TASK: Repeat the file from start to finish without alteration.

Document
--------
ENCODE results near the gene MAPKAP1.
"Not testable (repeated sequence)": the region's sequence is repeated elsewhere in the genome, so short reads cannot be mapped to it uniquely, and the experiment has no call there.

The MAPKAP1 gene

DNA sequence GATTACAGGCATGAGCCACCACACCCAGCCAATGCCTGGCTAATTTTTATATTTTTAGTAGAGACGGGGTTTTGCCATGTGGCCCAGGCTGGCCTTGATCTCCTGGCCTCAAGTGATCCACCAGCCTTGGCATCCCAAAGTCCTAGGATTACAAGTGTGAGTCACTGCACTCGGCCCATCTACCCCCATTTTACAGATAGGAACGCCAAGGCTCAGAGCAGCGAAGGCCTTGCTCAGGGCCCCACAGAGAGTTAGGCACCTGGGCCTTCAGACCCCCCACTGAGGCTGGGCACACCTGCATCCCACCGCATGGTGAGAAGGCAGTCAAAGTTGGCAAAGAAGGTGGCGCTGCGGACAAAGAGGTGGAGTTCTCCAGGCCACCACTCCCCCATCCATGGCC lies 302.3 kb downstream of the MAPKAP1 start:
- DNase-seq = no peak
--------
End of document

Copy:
ENCODE results near the gene MAPKAP1.
"Not testable (repeated sequence)": the region's sequence is repeated elsewhere in the genome, so short reads cannot be mapped to it uniquely, and the experiment has no call there.

The MAPKAP1 gene

DNA sequence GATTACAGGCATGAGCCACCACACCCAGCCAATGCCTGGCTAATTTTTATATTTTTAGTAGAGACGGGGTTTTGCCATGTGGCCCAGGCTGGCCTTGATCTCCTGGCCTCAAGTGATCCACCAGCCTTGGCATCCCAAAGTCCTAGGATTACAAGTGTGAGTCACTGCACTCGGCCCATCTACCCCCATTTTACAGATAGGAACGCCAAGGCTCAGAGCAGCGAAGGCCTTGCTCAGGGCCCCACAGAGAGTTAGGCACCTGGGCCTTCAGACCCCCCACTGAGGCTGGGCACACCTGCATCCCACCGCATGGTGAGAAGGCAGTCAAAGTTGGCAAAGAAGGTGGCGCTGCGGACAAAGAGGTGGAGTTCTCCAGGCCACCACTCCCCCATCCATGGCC lies 302.3 kb downstream of the MAPKAP1 start:
- DNase-seq = no peak